Hylarana lemairei can be distinguished from its close relative Hylarana albolabris by the smaller size of its eyes and the discs on its fingers and toes. In particular, the diameter of the eye of H. lemairei is less than or equal to that of the tympanum and the discs are only slightly wider than the penultimate phalanges; the eyes and discs of H. albolabris are larger. Compared to H. albolabris, H. lemairei has a wider glandular dorsolateral line and brown ventral coloration (de Witte, 1921). Schmidt and Inger (1959) confirmed that H. lemairei has smaller finger discs and a darker ventral coloration than H. albolabris, but did not find evidence that the two species differed in the size of the eye or the dorsolateral line. According to Channing (2001), this species can be distinguished from the nearby relatives H. parkeriana, H. galamensis, and H. darlingi by the presence of its finger and toe disks and its internarial distance, which is more than 1.5 times the distance between the snout and the nostril (this distance is shorter in the other species).


Author: Dietterich, Lee
License: http://creativecommons.org/licenses/by-nc/3.0/

Habitat and Ecology

Schmidt and Inger (1959) report that Hylarana lemairei and H. albolabris live primarily in rain forests. However, H. albolabris has also been documented from nearby savannas, coffee plantations, grassy swamps, water holes, and low vegetation (Schmidt and Inger, 1959). Channing (2001) reports that Hylarana lemairei lives in permanent bodies of water. It has also been found in riparian forests in savannas, primarily in upland habitats (Channing and Poynton, 2004).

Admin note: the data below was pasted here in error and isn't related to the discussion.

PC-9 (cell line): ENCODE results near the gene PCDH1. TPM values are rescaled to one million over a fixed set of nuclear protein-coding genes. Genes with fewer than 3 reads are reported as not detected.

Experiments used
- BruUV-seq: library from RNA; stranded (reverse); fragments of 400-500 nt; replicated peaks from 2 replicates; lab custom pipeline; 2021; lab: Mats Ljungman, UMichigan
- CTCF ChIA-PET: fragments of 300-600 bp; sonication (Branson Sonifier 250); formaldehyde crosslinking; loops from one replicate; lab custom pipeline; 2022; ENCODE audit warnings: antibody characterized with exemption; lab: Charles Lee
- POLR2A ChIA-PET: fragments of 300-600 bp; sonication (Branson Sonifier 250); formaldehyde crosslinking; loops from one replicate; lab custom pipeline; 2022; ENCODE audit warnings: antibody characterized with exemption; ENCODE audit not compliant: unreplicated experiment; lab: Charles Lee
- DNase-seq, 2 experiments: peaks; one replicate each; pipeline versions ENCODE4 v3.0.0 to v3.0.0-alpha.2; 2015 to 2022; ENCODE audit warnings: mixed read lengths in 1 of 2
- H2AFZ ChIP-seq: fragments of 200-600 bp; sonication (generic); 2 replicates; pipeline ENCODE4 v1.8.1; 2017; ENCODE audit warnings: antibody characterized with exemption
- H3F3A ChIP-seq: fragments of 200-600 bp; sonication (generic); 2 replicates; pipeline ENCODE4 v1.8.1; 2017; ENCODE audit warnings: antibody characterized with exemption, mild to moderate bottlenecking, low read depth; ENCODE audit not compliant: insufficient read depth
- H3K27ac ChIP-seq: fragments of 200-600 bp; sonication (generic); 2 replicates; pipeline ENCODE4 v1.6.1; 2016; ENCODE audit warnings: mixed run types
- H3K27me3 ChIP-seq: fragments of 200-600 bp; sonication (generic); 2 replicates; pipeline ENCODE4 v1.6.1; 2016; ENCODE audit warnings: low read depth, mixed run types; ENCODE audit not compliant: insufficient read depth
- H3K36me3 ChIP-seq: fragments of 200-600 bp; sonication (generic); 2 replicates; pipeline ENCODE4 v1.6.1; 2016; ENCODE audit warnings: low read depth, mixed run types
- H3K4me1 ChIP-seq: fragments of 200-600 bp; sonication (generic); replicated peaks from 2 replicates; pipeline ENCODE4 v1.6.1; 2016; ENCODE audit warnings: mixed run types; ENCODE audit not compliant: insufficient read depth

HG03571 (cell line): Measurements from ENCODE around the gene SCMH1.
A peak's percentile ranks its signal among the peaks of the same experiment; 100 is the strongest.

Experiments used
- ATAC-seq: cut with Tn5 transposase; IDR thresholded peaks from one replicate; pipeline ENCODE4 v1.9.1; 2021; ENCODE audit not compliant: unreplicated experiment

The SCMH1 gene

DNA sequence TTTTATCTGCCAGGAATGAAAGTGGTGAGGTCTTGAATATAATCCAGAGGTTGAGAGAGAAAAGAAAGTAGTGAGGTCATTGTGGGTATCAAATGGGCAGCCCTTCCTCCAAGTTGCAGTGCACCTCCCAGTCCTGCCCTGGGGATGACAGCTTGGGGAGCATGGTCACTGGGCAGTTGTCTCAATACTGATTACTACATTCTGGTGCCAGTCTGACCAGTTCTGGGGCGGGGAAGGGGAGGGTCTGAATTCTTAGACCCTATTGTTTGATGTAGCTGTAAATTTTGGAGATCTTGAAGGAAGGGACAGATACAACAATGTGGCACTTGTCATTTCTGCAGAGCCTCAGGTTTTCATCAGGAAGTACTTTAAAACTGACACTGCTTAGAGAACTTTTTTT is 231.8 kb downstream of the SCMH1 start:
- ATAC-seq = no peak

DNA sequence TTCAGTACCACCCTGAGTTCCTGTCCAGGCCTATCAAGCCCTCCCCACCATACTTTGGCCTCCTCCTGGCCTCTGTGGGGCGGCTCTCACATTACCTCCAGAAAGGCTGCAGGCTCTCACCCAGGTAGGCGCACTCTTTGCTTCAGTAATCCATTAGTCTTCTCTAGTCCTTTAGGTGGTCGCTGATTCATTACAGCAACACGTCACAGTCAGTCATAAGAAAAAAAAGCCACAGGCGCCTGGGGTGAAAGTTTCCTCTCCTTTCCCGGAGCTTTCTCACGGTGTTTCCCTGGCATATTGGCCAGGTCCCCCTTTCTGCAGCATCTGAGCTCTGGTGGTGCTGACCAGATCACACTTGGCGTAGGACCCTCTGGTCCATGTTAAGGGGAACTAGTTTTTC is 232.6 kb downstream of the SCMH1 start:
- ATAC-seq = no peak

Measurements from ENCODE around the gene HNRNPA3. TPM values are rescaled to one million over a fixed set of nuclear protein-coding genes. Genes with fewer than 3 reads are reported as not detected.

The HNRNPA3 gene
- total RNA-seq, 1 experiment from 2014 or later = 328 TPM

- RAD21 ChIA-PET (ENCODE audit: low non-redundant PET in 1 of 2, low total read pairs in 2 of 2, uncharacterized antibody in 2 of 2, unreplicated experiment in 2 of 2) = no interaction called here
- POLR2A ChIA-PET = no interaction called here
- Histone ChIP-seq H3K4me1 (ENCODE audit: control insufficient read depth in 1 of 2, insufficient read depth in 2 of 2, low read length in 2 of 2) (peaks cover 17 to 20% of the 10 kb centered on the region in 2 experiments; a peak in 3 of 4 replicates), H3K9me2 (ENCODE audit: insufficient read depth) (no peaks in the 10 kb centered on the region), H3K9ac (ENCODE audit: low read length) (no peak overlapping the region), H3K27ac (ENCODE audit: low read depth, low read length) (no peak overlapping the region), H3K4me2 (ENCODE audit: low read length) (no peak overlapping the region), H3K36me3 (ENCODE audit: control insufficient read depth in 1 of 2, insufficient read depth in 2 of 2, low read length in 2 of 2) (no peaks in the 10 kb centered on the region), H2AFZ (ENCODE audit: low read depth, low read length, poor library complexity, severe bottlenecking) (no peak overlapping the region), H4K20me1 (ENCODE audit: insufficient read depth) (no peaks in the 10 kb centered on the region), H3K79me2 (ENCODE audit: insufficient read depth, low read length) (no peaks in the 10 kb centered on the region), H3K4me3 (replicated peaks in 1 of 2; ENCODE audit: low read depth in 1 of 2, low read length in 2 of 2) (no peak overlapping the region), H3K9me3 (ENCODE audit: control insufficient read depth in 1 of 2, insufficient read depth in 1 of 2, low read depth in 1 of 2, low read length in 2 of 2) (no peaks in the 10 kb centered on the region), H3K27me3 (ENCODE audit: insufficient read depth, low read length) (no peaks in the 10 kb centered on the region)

Author: Dietterich, Lee
License: http://creativecommons.org/licenses/by-nc/3.0/

Population Biology

This species is thought to be abundant in appropriate habitats within its range (Channing and Poynton, 2004).


Author: Dietterich, Lee
License: http://creativecommons.org/licenses/by-nc/3.0/

Reproduction

Male Hylarana lemairei have several secondary sexual characteristics that are likely involved in courtship or mating. These include paired subgular vocal sacs that open relatively far posteriorly in the throat and a large, flat oval gland on the upper arm. The first finger has a grayish, velvety nuptial pad extending to the end of the metacarpal dorsally but reaching or surpassing the end of the basal phalanx on the medial side of the finger. Mating likely occurs primarily between April and June although it may extend as late as August; this time frame coincides with the end of the wet season and the beginning of the dry season (Schmidt and Inger, 1959).

In males of this species, the vocal sac develops before the humeral glands, which in turn develop before the nuptial pads. The nuptial pads may become less developed outside of mating season (Schmidt and Inger, 1959).


Author: Dietterich, Lee
License: http://creativecommons.org/licenses/by-nc/3.0/

Tadpole morphology